“Being is time”

That said, the basic idea of Being and Time is extremely simple: being is time. That is, what it means for a human being to be is to exist temporally in the stretch between birth and death. Being is time and time is finite, it comes to an end with our death. Therefore, if we want to understand what it means to be an authentic human being, then it is essential that we constantly project our lives onto the horizon of our death, what Heidegger calls “being-towards-death”.

Many readers have recommended Critchley’s series on Being and Time from The Guardian as a helpful intro for when I eventually teach Heidegger. I’ve never been able to get past this paragraph. It strikes me not as a pedagogically necessary simplification, but as fundamentally misleading. The phrase I’ve highlighted in the title of the post seems especially problematic, but the paragraph as a whole exaggerates the anthropocentric nature of the text and leaves aside the fact, which Heidegger constantly reiterates, that his analysis of Dasein is only a starting point for asking the question of Being in the broadest possible sense — which would also have to embrace the ready-to-hand and present-to-hand, for example. Heidegger did not set out to write a normative account of how to be “an authentic human being,” as far as I can tell.

This stumbling block, combined with the fact that he leads with Heidegger’s Nazism, disinclines me to recommend this piece to my students. Am I being unfair?

10 thoughts on ““Being is time”

  1. This reminds me a little of dreyfus taking a sartrean understanding of dasein as simply consciousness. Also the ‘correlationist’ idea that reduces again to an idea of subjectivity. However agambens reading of heidegger is through a deleuzian lense which shows Heidegger without the subject and closer to an immanence of being. It seems obvious when reading being and time that this is closer to his intent.

  2. Not unfair at all. However, I think assigning Critchley’s piece might be helpful if you want to open up a tangential discussion on how philosophy is often packaged for “lay” consumption, and how that usually involves ignoring nuance and/or including it in a certain narrative that folks find digestible. Hey, then you could tie that back in to Heidegger on the hermeneutic circle!

  3. The statement “being [/i]is[/i] time” is implied in [i]Being and Time[/i] insofar as being is a horizon of meaning, and the most encompassing horizon is existential temporality. This is not necessarily totally anthropocentric; the human being is admitted to the clearing or Dasein but is not identical with it, Dasein [i]is[/i] the human being only insofar as the human being exists within the horizon of existential temporality. This is still ambiguous in BT insofar as “Dasein” is still at times straightforwardly used to refer to human beings, but afterward Dasein (more commonly now “Da-sein”) and temporality are disambiguated. I think [i]Being and Time[/i] is an internally conflicted text, so both Critchley’s statements and your reservations are warranted.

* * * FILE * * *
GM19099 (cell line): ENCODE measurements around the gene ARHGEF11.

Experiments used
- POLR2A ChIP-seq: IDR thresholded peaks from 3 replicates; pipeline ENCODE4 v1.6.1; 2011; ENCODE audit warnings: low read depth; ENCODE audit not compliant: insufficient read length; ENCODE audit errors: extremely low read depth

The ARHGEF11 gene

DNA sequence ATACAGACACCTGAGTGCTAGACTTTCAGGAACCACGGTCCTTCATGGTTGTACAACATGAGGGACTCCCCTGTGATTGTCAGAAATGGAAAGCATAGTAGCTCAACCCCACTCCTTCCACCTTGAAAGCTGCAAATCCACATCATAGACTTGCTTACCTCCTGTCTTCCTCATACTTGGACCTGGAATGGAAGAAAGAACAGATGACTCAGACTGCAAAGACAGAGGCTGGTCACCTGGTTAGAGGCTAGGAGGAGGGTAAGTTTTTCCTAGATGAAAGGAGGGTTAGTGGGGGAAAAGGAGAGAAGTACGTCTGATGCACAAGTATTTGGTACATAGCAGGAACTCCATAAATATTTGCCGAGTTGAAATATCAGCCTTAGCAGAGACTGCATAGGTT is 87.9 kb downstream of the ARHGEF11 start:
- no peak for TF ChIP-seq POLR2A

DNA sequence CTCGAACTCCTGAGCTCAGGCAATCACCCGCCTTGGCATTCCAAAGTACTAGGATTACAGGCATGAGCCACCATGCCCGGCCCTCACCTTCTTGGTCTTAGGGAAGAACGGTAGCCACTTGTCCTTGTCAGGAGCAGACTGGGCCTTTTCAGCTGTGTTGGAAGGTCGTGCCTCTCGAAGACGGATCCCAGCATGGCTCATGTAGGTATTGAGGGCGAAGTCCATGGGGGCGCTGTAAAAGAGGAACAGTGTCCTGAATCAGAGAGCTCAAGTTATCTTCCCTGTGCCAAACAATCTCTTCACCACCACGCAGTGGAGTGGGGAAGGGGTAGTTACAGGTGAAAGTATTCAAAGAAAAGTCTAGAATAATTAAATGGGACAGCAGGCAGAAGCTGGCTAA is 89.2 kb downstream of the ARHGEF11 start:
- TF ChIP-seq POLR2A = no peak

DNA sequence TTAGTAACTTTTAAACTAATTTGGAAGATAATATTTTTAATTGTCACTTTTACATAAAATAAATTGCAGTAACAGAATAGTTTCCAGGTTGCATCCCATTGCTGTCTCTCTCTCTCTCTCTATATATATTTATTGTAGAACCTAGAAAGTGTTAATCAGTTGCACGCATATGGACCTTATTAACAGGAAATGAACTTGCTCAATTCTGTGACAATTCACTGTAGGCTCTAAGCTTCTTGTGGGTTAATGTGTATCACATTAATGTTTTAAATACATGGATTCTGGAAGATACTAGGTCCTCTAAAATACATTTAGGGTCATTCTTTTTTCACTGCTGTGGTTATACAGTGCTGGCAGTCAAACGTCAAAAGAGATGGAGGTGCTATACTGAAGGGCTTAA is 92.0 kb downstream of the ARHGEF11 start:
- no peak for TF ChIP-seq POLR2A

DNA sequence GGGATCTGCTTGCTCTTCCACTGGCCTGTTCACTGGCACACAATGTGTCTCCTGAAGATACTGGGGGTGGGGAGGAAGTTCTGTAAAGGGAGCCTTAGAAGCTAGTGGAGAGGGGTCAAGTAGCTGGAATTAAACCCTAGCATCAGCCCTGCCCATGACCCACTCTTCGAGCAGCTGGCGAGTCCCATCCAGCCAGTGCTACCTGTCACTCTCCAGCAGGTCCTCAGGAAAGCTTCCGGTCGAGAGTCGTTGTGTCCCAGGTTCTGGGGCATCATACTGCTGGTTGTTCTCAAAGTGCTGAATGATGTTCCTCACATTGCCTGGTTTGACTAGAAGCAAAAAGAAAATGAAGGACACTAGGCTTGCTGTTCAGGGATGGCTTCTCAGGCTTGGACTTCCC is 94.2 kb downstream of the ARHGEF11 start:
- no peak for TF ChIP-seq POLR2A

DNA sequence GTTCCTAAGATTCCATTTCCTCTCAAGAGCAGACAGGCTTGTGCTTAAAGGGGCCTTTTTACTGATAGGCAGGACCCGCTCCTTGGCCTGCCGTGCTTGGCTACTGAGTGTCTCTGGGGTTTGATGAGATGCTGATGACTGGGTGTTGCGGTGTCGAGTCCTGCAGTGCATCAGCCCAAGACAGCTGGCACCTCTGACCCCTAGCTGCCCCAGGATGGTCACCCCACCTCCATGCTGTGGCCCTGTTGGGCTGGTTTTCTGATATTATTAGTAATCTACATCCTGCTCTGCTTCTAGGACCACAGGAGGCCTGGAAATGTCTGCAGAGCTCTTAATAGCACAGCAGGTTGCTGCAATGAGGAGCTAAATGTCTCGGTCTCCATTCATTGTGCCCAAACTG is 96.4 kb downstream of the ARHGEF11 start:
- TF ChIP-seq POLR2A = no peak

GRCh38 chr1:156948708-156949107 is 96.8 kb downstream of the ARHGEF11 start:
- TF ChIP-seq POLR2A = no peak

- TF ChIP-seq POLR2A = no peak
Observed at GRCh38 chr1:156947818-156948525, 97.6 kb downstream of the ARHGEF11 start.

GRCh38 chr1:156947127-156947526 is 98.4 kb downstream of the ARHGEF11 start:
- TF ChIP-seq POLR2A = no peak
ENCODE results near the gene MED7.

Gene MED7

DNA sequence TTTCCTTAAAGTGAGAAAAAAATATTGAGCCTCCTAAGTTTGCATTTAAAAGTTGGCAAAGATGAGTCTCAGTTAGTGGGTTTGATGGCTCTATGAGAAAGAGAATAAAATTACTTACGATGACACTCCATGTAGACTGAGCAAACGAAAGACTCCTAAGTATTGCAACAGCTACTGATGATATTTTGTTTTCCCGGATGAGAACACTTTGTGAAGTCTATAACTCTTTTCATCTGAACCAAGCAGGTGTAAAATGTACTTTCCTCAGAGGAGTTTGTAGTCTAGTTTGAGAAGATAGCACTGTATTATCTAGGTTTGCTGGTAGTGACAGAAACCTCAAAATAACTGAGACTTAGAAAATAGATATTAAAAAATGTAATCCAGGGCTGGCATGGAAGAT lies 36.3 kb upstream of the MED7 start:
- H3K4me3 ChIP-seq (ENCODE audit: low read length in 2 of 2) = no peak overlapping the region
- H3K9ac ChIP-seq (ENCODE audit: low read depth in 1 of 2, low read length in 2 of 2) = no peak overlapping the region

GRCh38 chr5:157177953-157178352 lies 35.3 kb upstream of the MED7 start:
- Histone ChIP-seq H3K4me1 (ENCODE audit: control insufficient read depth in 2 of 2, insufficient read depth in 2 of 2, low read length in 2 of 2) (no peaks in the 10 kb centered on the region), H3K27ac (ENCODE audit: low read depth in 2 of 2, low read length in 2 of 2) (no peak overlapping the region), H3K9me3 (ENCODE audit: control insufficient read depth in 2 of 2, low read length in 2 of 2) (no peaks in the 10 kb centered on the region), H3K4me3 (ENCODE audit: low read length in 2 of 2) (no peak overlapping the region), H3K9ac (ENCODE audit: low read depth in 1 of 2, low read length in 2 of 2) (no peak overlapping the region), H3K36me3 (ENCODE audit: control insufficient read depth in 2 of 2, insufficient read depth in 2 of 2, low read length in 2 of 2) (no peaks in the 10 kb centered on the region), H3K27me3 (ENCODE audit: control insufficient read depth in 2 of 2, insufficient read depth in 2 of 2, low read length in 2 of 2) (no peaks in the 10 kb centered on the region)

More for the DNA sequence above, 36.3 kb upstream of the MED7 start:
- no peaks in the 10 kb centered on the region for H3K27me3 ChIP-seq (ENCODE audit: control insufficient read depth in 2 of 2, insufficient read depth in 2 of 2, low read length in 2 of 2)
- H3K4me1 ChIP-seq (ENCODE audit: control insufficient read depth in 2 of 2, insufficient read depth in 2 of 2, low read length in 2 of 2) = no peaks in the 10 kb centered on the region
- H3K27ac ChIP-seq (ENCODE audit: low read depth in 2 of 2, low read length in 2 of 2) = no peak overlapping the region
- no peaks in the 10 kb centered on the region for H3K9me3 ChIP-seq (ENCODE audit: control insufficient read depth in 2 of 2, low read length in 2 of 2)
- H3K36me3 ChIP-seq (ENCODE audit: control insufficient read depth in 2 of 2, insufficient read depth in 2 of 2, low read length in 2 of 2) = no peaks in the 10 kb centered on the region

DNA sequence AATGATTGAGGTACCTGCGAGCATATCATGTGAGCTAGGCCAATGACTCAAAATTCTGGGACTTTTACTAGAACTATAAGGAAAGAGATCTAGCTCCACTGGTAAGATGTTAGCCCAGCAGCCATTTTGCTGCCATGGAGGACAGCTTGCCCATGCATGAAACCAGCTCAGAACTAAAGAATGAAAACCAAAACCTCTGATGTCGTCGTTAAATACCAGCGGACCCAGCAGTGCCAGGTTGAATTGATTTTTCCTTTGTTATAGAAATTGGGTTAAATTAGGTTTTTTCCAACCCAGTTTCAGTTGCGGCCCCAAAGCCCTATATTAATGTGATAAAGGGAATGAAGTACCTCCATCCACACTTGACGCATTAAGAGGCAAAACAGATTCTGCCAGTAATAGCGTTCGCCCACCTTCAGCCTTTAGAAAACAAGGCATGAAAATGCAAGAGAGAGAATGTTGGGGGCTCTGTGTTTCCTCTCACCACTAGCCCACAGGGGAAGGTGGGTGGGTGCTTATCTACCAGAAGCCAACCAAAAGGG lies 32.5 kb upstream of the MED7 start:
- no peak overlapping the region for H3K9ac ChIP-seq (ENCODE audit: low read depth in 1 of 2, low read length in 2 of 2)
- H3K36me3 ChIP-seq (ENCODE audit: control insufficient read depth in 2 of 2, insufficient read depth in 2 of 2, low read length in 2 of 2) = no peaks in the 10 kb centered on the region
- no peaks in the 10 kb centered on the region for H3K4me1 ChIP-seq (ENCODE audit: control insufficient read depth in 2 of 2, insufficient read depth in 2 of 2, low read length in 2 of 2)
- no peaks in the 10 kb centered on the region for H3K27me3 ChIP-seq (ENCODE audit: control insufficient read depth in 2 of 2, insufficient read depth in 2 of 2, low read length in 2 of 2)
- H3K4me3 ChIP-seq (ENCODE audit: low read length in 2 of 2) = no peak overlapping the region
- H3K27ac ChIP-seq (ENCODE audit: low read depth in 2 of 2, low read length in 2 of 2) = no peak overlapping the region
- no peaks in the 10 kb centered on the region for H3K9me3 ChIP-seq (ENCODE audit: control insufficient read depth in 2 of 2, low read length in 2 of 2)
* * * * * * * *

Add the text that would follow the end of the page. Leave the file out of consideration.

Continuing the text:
4. I took a seminar on Heidegger as a sophomore, as my second philosophy class ever. I was in way over my head. I found the secondary literature claiming he was most basically interested in authentic human living very confusing and frustrating. It just didn’t seem like that was anything like what was going on in the text, and yet, given that I knew nothing and they were purported experts, I kept trying to make the text be about this existentialist/hippie search for authenticity.

    Eventually I was rescued by the prof., but I would have preferred to have avoided the whole sidetrack.

  5. Yeah, Heidegger makes it pretty clear in BT that it’s about the “Seinsfrage,” but reading it without the benefit of his later work it was probably easier to not take him at his word (early readers of Heidegger I think were more apt to make it about personal authenticity, especially pre-Letter on Humanism).

  6. My experience was the opposite of Daniel’s. My first reading of B&T led me to the firm position that it was all about existential authenticity, and it took some rather patient/obnoxious classmates and a patient professor to get me out of that.

    Don’t let that happen to your students!

  7. Given what cruth01 says, perhaps it’s more a question of how I want to teach it than whether Critchley is getting it “wrong” — certainly his account does get at the ways in which Heidegger made the biggest initial impact (even if it wasn’t what he intended). I do think that his specific approach doesn’t make much sense unless you take him at his word that it’s oriented toward the question of Being, though I’ll admit that the human-centric approach does seem more likely to “grab” students in general.

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